Mediterranean climate

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A Mediterranean climate is a climate that resembles those of the lands bordering the Mediterranean Sea. These climates generally occur on the western coasts of continental landmasses, roughly between the latitudes of 30° and 45° north and south of the equator.


[edit] Location

Besides the Mediterranean Basin, regions which have a Mediterranean climate include much of California between Cape Mendocino and greater Los Angeles, the Western Cape in South Africa, central Chile, the coastal areas of southern Western Australia and western South Australia.

Isolated examples of microclimates which approximate the Mediterranean climate may occur outside the Mediterranean climate zones, but these generally are a result of localized processes that are not characteristic of the Mediterranean climate regime.

Mediterranean climates on land tend to grade off poleward toward zones of oceanic or maritime climate in which summer rains are significant and equatorward into dry-summer steppes where the winter rains are inadequate (an example of such a steppe climate is to be found in San Diego, California).

[edit] Precipitation

During summer, regions of Mediterranean climate are dominated by subtropical high pressure cells, with dry sinking air capping a surface marine layer of varying humidity but making rainfall impossible or unlikely but for the odd thunderstrom, while during winter the polar jet stream and associated periodic storms reach into the lower latitudes of the Mediterranean zones, bringing rain, with snow at higher elevations. As a result, areas with this climate receive almost all of their yearly rainfall during the winter season, and may go anywhere from 2-5 months during the summer without having any significant precipitation.

As an example, San Francisco in California, USA, receives an average of 448 mm (17.6 in.) of rain from November through April each year, but averages only 52 mm (2 in.) of rain for the rest of the year, and receives almost no precipitation at all during the months of July and August.

[edit] Temperatures

All regions with Mediterranean climates have relatively mild winters, but summer temperatures are variable depending on the region. For instance, Athens, Greece experiences rather high temperatures in the summer, whereas San Francisco, California has cool, mild summers due to the upwelling of cold subsurface waters along the coast. Because all regions with a Mediterranean climate are near large bodies of water, temperatures are generally moderate with a comparatively small range of temperatures between the winter low and summer high (although the daily range of temperatures during the summer is large, except along the immediate coasts) due to dry and clear conditions. Temperatures during winter only occasionally reach freezing and snow only rarely occurs at sea level, but often in surrounding moutains due to wet conditions. In the summer, the temperatures range from mild to very warm, depending on distance from the open ocean, elevation, and latitude. Even in the warmest locations with a Mediterranean-type climate, however, temperatures usually don't reach the highest readings found in adjacent desert regions due to cooling from water bodies, altough strong winds from inland desert regions can sometimes boost summer temperatures quickly resulting in a much increased forest fire risk.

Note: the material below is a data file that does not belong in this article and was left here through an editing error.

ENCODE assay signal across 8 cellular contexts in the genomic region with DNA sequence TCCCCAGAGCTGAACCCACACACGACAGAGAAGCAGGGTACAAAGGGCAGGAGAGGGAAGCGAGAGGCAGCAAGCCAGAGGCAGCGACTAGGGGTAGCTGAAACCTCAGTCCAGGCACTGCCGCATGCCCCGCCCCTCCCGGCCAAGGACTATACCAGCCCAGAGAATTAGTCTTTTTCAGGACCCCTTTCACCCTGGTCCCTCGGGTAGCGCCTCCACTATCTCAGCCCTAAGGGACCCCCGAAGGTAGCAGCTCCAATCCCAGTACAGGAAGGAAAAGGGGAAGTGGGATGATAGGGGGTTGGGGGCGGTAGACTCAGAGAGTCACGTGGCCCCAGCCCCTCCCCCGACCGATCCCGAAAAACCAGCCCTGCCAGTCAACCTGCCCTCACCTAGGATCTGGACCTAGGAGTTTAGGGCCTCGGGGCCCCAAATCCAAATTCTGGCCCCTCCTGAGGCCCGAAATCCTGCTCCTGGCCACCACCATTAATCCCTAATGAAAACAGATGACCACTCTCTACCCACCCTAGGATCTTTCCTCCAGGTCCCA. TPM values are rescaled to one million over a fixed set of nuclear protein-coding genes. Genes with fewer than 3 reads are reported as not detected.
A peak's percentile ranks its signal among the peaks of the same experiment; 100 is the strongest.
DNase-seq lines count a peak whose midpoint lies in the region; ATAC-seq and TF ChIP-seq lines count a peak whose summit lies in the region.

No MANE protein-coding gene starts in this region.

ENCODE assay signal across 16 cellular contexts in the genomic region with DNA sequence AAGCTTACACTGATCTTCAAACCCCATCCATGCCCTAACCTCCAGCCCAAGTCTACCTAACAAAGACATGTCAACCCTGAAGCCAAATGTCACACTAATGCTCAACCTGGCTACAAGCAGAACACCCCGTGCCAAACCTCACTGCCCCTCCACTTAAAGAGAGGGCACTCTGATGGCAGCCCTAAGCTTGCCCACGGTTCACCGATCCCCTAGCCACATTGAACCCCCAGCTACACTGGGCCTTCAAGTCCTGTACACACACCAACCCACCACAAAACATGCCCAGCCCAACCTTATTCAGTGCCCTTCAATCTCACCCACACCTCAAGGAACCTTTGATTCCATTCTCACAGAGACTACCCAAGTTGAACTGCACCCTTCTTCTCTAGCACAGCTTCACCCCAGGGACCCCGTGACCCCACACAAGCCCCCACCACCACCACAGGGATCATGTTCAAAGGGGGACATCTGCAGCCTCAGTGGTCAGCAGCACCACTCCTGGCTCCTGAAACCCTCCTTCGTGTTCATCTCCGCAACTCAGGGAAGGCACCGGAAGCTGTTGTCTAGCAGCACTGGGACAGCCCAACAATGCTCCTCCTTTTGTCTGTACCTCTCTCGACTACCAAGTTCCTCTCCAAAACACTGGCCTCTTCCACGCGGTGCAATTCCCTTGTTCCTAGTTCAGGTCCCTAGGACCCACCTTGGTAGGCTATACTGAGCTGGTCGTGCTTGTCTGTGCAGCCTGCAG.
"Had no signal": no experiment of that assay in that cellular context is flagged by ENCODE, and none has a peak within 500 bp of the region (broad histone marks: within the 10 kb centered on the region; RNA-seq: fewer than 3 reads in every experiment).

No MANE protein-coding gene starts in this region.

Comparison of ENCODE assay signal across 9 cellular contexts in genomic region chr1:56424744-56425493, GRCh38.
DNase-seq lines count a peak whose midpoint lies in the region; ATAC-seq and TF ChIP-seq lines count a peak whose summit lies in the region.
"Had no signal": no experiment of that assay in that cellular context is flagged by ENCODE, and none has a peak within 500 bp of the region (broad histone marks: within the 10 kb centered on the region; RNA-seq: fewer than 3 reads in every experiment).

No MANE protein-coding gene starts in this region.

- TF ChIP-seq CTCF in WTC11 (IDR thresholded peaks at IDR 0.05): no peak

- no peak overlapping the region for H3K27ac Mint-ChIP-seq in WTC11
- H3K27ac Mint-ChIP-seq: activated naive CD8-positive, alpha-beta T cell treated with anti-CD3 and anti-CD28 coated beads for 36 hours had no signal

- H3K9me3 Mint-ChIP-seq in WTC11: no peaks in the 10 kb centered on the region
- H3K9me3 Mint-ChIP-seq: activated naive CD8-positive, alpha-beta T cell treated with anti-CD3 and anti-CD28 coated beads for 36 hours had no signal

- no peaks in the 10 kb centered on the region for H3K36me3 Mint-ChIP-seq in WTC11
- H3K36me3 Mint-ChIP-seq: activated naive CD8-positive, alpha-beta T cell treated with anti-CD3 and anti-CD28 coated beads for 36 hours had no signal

Inland locations sheltered from or distant from sea breezes can experience severe heat during the summer. Locations inside the Sacramento Valley of northern California, for example, are subject to summer temperatures characteristic of hot deserts (often around 40°C/100°F), although winters are rainy enough to allow lusher vegetation than is typical in deserts. In Perth, Australia hot, dry summers (frequently exceeding 35°C/95°F) and cool, wet winters (with a daily temperature range usually within 10-15°C/50-60°F) are a perfect example of a Mediterranean climate. Unlike the coastal climates that are designated Csb in the Köppen climate classification—characteristic of places with cooler summers—the hotter, typically inland areas have the Csa classification that indicates a hot summer. Areas that experience the typical Mediterranean pattern of cool, rainy winters and very dry summers, but which experience milder average summer temperatures include, Porto, in Portugal and San Francisco, in California.

Likewise, locations that are slightly higher latitude and cut off from milder ocean winds may have somewhat colder winters and more distinct seasons. This "temperate Mediterranean" climate is most noticeable in northern Italy and northern Greece, as well as southern Oregon. In these areas, plants that are commonly associated with milder Mediterranean climates, such as citrus, date palm, olive, oleander and eucalyptus, can be frozen to death in the occasional severe winter.

Areas of high altitude adjacent to locations with Mediterranean climates may have the cold winters that are characteristic of a continental climate; under Köppen's scheme such places might earn the designation Dsa, Dsb or even Dsc.

[edit] External links

Climate types under the Köppen climate classification
Class A: Tropical (Af) - Monsoon (Am) - Savanna (Aw, As)
Class B: Arid (BWh, BWk) - Semi-arid (BSh, BSk)
Class C: Humid subtropical (Cfa, Cwa) - Oceanic (Cfb, Cwb, Cfc) - Mediterranean (Csa, Csb)
Class D: Humid continental (Dfa, Dwa, Dfb, Dwb) - Subarctic (Dfc, Dwc, Dfd) -
High-altitude Mediterranean (Dsa, Dsb, Dsc)
Class E: Polar (ET, EF) - Alpine (ETH)
ca:Clima mediterrani

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Mediterranean climate

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